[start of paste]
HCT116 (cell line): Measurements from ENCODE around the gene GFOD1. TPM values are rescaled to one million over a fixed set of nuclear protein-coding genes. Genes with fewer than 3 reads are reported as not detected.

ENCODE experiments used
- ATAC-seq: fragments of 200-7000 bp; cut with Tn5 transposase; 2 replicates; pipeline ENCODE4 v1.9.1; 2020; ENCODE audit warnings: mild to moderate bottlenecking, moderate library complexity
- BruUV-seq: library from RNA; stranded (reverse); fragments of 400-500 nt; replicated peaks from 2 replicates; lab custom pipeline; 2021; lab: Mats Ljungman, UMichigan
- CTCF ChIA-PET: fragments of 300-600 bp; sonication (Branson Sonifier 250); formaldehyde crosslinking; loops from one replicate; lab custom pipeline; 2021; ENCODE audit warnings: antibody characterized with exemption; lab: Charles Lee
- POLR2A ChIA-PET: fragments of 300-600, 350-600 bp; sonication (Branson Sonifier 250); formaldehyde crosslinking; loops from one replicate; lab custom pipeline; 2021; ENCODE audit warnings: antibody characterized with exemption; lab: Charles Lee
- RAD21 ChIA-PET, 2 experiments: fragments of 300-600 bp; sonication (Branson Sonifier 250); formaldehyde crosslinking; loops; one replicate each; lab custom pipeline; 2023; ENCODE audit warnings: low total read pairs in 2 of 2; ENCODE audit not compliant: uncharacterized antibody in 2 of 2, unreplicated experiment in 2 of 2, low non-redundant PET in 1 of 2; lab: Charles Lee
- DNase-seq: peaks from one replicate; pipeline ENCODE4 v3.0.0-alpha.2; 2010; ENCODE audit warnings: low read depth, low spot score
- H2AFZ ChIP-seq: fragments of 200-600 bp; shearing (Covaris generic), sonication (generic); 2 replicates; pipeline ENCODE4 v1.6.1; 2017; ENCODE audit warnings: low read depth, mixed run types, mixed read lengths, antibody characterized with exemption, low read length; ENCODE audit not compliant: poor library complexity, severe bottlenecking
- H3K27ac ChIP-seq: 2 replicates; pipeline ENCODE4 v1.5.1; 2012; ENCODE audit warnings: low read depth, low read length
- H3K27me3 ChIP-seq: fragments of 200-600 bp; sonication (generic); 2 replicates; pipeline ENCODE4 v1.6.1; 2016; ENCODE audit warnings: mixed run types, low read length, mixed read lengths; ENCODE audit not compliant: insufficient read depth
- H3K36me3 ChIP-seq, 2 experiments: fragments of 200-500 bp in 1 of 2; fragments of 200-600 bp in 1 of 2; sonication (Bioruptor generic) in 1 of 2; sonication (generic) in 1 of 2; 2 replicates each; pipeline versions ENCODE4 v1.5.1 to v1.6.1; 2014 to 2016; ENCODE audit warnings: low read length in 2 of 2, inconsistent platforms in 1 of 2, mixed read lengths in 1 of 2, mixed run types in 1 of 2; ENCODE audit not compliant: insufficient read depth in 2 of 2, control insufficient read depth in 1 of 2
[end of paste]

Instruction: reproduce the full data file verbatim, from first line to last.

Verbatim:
HCT116 (cell line): Measurements from ENCODE around the gene GFOD1. TPM values are rescaled to one million over a fixed set of nuclear protein-coding genes. Genes with fewer than 3 reads are reported as not detected.

ENCODE experiments used
- ATAC-seq: fragments of 200-7000 bp; cut with Tn5 transposase; 2 replicates; pipeline ENCODE4 v1.9.1; 2020; ENCODE audit warnings: mild to moderate bottlenecking, moderate library complexity
- BruUV-seq: library from RNA; stranded (reverse); fragments of 400-500 nt; replicated peaks from 2 replicates; lab custom pipeline; 2021; lab: Mats Ljungman, UMichigan
- CTCF ChIA-PET: fragments of 300-600 bp; sonication (Branson Sonifier 250); formaldehyde crosslinking; loops from one replicate; lab custom pipeline; 2021; ENCODE audit warnings: antibody characterized with exemption; lab: Charles Lee
- POLR2A ChIA-PET: fragments of 300-600, 350-600 bp; sonication (Branson Sonifier 250); formaldehyde crosslinking; loops from one replicate; lab custom pipeline; 2021; ENCODE audit warnings: antibody characterized with exemption; lab: Charles Lee
- RAD21 ChIA-PET, 2 experiments: fragments of 300-600 bp; sonication (Branson Sonifier 250); formaldehyde crosslinking; loops; one replicate each; lab custom pipeline; 2023; ENCODE audit warnings: low total read pairs in 2 of 2; ENCODE audit not compliant: uncharacterized antibody in 2 of 2, unreplicated experiment in 2 of 2, low non-redundant PET in 1 of 2; lab: Charles Lee
- DNase-seq: peaks from one replicate; pipeline ENCODE4 v3.0.0-alpha.2; 2010; ENCODE audit warnings: low read depth, low spot score
- H2AFZ ChIP-seq: fragments of 200-600 bp; shearing (Covaris generic), sonication (generic); 2 replicates; pipeline ENCODE4 v1.6.1; 2017; ENCODE audit warnings: low read depth, mixed run types, mixed read lengths, antibody characterized with exemption, low read length; ENCODE audit not compliant: poor library complexity, severe bottlenecking
- H3K27ac ChIP-seq: 2 replicates; pipeline ENCODE4 v1.5.1; 2012; ENCODE audit warnings: low read depth, low read length
- H3K27me3 ChIP-seq: fragments of 200-600 bp; sonication (generic); 2 replicates; pipeline ENCODE4 v1.6.1; 2016; ENCODE audit warnings: mixed run types, low read length, mixed read lengths; ENCODE audit not compliant: insufficient read depth
- H3K36me3 ChIP-seq, 2 experiments: fragments of 200-500 bp in 1 of 2; fragments of 200-600 bp in 1 of 2; sonication (Bioruptor generic) in 1 of 2; sonication (generic) in 1 of 2; 2 replicates each; pipeline versions ENCODE4 v1.5.1 to v1.6.1; 2014 to 2016; ENCODE audit warnings: low read length in 2 of 2, inconsistent platforms in 1 of 2, mixed read lengths in 1 of 2, mixed run types in 1 of 2; ENCODE audit not compliant: insufficient read depth in 2 of 2, control insufficient read depth in 1 of 2